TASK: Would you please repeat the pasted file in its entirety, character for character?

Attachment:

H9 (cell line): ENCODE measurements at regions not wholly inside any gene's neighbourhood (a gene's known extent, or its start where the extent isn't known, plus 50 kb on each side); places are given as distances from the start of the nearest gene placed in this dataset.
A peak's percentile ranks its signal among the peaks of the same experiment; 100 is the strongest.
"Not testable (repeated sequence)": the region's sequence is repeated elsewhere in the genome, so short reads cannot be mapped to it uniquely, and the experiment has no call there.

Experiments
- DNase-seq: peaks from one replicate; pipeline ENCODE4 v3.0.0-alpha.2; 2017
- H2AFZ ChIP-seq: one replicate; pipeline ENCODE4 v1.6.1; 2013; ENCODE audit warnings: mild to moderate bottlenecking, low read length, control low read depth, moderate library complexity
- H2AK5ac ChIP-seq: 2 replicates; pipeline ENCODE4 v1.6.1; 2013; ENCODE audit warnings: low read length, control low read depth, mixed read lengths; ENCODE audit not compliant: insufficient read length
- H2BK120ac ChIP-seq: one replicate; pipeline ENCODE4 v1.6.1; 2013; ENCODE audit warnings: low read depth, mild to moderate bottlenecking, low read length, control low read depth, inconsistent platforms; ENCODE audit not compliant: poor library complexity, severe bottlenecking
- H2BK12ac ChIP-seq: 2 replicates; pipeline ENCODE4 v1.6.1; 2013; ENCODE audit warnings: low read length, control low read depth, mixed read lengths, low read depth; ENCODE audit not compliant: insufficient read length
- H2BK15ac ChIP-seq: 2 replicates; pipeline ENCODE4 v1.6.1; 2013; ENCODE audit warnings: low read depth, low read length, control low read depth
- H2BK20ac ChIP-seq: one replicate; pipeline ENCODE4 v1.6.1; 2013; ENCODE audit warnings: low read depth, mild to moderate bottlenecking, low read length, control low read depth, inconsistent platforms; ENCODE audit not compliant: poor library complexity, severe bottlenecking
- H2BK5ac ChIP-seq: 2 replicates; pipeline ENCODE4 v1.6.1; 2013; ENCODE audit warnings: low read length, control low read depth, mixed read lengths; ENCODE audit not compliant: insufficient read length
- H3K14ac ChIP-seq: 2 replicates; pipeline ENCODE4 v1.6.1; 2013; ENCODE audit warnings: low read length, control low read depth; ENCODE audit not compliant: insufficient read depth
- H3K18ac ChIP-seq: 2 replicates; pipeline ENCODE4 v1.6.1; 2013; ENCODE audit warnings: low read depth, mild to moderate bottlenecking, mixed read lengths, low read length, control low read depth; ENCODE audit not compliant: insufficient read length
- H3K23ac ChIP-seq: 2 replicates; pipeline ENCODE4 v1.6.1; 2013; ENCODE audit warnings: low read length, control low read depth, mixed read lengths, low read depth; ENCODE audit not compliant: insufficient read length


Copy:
H9 (cell line): ENCODE measurements at regions not wholly inside any gene's neighbourhood (a gene's known extent, or its start where the extent isn't known, plus 50 kb on each side); places are given as distances from the start of the nearest gene placed in this dataset.
A peak's percentile ranks its signal among the peaks of the same experiment; 100 is the strongest.
"Not testable (repeated sequence)": the region's sequence is repeated elsewhere in the genome, so short reads cannot be mapped to it uniquely, and the experiment has no call there.

Experiments
- DNase-seq: peaks from one replicate; pipeline ENCODE4 v3.0.0-alpha.2; 2017
- H2AFZ ChIP-seq: one replicate; pipeline ENCODE4 v1.6.1; 2013; ENCODE audit warnings: mild to moderate bottlenecking, low read length, control low read depth, moderate library complexity
- H2AK5ac ChIP-seq: 2 replicates; pipeline ENCODE4 v1.6.1; 2013; ENCODE audit warnings: low read length, control low read depth, mixed read lengths; ENCODE audit not compliant: insufficient read length
- H2BK120ac ChIP-seq: one replicate; pipeline ENCODE4 v1.6.1; 2013; ENCODE audit warnings: low read depth, mild to moderate bottlenecking, low read length, control low read depth, inconsistent platforms; ENCODE audit not compliant: poor library complexity, severe bottlenecking
- H2BK12ac ChIP-seq: 2 replicates; pipeline ENCODE4 v1.6.1; 2013; ENCODE audit warnings: low read length, control low read depth, mixed read lengths, low read depth; ENCODE audit not compliant: insufficient read length
- H2BK15ac ChIP-seq: 2 replicates; pipeline ENCODE4 v1.6.1; 2013; ENCODE audit warnings: low read depth, low read length, control low read depth
- H2BK20ac ChIP-seq: one replicate; pipeline ENCODE4 v1.6.1; 2013; ENCODE audit warnings: low read depth, mild to moderate bottlenecking, low read length, control low read depth, inconsistent platforms; ENCODE audit not compliant: poor library complexity, severe bottlenecking
- H2BK5ac ChIP-seq: 2 replicates; pipeline ENCODE4 v1.6.1; 2013; ENCODE audit warnings: low read length, control low read depth, mixed read lengths; ENCODE audit not compliant: insufficient read length
- H3K14ac ChIP-seq: 2 replicates; pipeline ENCODE4 v1.6.1; 2013; ENCODE audit warnings: low read length, control low read depth; ENCODE audit not compliant: insufficient read depth
- H3K18ac ChIP-seq: 2 replicates; pipeline ENCODE4 v1.6.1; 2013; ENCODE audit warnings: low read depth, mild to moderate bottlenecking, mixed read lengths, low read length, control low read depth; ENCODE audit not compliant: insufficient read length
- H3K23ac ChIP-seq: 2 replicates; pipeline ENCODE4 v1.6.1; 2013; ENCODE audit warnings: low read length, control low read depth, mixed read lengths, low read depth; ENCODE audit not compliant: insufficient read length